Terror and Amazement: An Easter Vigil Sermon

Saturday April 4, 2015, St. Andrew’s Longmeadow

Ecumenical Easter Vigil

Mark 16:1-8

“Something strange is happening – there is a great silence on earth today, a great silence and stillness. The whole earth keeps silence because the King is asleep. The earth trembled and is still because God has fallen asleep in the flesh and he has raised up all who have slept ever since the world began. God has died in the flesh and hell trembles with fear.”

So began an anonymous ancient Easter Vigil homily– words preached every year on this night for generations and generations, and to you, ye watchers and ye holy ones. That ancient preacher continues, “Awake, O sleeper, and rise from the dead, and Christ will give you light.” Let us pray…

West Bank tomb

In my house, death and duty taste like cheese quiche. Maybe in your house, death and duty tastes like lasagna or deviled eggs, collard greens or Jello mold, but in my family, death and duty has the distinctive taste of eggs and Swiss cheese, with the smell of just a little bit of spice: mustard powder and dill. At the news of a death, my mother would bake a quiche, since there were always eggs and a pre-made Pillsbury piecrust in the fridge. There was always a yellow tin can of Colman’s mustard and always a plastic jar with a red lid of dried dill that was probably purchased in 1986. I need no recipe. We knew what to do when someone died.

Maybe this routine for death was familiar with Mary Magdalene, Mary the mother of James, and Salome too. Go to the store, and go get your supplies that now have the distinctive association of smelling like death, meet up on the corner in-between all your homes, and walk to the graveyard together. The Greek word used for “spices” in Mark’s gospel is αρωματα, (aromata) and since the Jewish people didn’t embalm their bodies, the spices or aromatics, were simply an act of love to cover the smell of a body starting to decompose. After all those quiches, mustard powder and dill will always smell like death to me. Duty and routine provide some stability when our worlds are turned upside-down by death.

But this death, the death we look for this night, despite all the warnings that it was coming, was not routine.

Whether you came tonight out of a sense of duty or seeking something more, we all gather this night to look into the tomb together. Not alone, but like the women, together. The Easter Vigil harkens back to our Jewish roots, as the next day starts at sunset the night before. Like generations who gathered before us, our Easter Vigil happens at night, because at the earliest possible moment, we gather not in isolation but to look into the tomb, together.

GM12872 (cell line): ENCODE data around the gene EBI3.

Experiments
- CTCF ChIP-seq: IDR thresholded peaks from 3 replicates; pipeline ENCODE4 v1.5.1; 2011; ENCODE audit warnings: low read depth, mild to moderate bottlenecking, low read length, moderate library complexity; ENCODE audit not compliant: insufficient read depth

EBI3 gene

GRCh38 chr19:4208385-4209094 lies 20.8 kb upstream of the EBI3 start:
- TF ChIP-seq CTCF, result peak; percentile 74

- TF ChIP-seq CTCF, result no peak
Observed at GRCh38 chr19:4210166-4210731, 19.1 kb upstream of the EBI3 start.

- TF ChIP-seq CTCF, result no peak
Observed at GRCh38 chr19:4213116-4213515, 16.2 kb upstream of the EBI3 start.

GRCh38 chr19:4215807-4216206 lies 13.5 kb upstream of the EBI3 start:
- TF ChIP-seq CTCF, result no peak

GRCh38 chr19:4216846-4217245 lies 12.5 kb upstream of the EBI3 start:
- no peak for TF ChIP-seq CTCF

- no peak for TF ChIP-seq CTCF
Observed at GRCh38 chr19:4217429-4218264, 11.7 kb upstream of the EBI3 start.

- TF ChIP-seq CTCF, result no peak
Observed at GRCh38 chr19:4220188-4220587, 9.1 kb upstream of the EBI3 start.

The soldiers are gone. The stone is gone. The women look into the tomb, and the body is gone. Nothing is where it should be.

Mark is the Gospel for our doubts, the story for those of us who look at the empty tomb not with joys and halleluiahs but with terror and amazement. We are not assured of Jesus’s resurrection with the smiling Messiah waving outside the tomb. We are not treated to a Hollywood ending, reuniting the scared and scattered disciples with the Good Shepherd. No, (in the words of Matthew Skinner) “Mark’s not interested in proving that Jesus rose. Mark puts readers smack in the middle of an existential crisis: a faith crisis.” Can you believe in what is not there?

Instead of finding a body in the tomb, an unknown man stands aside. “Do not be alarmed; you are looking for Jesus of Nazareth, who was crucified. He has been raised; he is not here. Look, there is the place they laid him. But go, tell his disciples and Peter that he is going ahead of you to Galilee; there you will see him, just as he told you.”

The women run, their dresses getting caught between their legs. Their myrrh and nard, mustard powder and dill, are tossed, forgotten and scattered along side of the road.